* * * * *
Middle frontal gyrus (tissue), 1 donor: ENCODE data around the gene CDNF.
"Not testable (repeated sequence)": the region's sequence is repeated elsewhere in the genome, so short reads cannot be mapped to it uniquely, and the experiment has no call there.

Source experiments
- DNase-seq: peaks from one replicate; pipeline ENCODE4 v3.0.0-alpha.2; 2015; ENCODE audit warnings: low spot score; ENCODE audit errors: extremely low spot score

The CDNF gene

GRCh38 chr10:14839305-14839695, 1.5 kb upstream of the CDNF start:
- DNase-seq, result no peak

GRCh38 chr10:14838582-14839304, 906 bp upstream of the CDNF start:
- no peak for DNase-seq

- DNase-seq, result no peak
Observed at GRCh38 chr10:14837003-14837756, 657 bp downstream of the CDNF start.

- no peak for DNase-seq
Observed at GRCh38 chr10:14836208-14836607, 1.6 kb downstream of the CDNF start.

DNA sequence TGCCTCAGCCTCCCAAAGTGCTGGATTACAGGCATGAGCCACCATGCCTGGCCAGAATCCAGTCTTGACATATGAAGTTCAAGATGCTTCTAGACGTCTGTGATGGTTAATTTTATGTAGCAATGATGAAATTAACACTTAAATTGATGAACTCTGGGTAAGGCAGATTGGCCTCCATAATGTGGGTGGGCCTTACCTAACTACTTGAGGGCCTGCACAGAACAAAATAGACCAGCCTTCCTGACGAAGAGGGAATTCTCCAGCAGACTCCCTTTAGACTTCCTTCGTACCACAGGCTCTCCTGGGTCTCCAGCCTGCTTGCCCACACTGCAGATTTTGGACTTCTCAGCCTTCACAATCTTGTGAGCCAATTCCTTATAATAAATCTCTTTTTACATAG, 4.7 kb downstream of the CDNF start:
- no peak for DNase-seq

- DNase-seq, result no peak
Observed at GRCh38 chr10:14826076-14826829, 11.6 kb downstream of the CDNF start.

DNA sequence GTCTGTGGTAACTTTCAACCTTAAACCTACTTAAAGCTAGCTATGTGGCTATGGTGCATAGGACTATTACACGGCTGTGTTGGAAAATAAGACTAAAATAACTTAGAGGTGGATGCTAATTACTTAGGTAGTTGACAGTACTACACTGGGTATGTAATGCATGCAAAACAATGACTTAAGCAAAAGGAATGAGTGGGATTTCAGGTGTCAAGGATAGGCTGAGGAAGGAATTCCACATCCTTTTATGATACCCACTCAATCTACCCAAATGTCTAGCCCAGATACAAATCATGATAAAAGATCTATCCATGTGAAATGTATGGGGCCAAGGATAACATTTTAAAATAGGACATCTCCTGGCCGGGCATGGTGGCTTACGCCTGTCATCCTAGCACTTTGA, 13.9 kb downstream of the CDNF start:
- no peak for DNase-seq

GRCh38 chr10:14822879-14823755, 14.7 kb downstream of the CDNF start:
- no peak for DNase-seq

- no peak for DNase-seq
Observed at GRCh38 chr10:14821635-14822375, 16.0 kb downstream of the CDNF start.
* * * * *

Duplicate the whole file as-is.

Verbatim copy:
Middle frontal gyrus (tissue), 1 donor: ENCODE data around the gene CDNF.
"Not testable (repeated sequence)": the region's sequence is repeated elsewhere in the genome, so short reads cannot be mapped to it uniquely, and the experiment has no call there.

Source experiments
- DNase-seq: peaks from one replicate; pipeline ENCODE4 v3.0.0-alpha.2; 2015; ENCODE audit warnings: low spot score; ENCODE audit errors: extremely low spot score

The CDNF gene

GRCh38 chr10:14839305-14839695, 1.5 kb upstream of the CDNF start:
- DNase-seq, result no peak

GRCh38 chr10:14838582-14839304, 906 bp upstream of the CDNF start:
- no peak for DNase-seq

- DNase-seq, result no peak
Observed at GRCh38 chr10:14837003-14837756, 657 bp downstream of the CDNF start.

- no peak for DNase-seq
Observed at GRCh38 chr10:14836208-14836607, 1.6 kb downstream of the CDNF start.

DNA sequence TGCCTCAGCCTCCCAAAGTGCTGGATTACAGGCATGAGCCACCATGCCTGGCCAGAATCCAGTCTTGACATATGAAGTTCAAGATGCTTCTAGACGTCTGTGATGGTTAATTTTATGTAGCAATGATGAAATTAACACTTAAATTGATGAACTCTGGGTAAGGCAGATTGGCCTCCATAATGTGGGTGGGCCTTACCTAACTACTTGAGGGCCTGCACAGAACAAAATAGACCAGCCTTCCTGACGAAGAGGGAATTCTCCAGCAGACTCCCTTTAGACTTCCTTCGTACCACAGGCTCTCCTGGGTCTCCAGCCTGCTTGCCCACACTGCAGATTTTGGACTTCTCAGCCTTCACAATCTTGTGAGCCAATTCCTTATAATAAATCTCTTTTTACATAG, 4.7 kb downstream of the CDNF start:
- no peak for DNase-seq

- DNase-seq, result no peak
Observed at GRCh38 chr10:14826076-14826829, 11.6 kb downstream of the CDNF start.

DNA sequence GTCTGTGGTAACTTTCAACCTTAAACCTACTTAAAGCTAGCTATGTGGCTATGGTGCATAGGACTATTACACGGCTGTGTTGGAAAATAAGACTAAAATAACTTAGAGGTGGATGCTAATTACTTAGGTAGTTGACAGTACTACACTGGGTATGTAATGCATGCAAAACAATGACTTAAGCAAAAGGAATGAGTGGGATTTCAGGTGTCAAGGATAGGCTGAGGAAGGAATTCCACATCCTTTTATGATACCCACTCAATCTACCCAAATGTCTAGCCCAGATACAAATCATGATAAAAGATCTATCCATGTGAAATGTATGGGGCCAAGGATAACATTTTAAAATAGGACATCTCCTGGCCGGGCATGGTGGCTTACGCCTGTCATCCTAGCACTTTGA, 13.9 kb downstream of the CDNF start:
- no peak for DNase-seq

GRCh38 chr10:14822879-14823755, 14.7 kb downstream of the CDNF start:
- no peak for DNase-seq

- no peak for DNase-seq
Observed at GRCh38 chr10:14821635-14822375, 16.0 kb downstream of the CDNF start.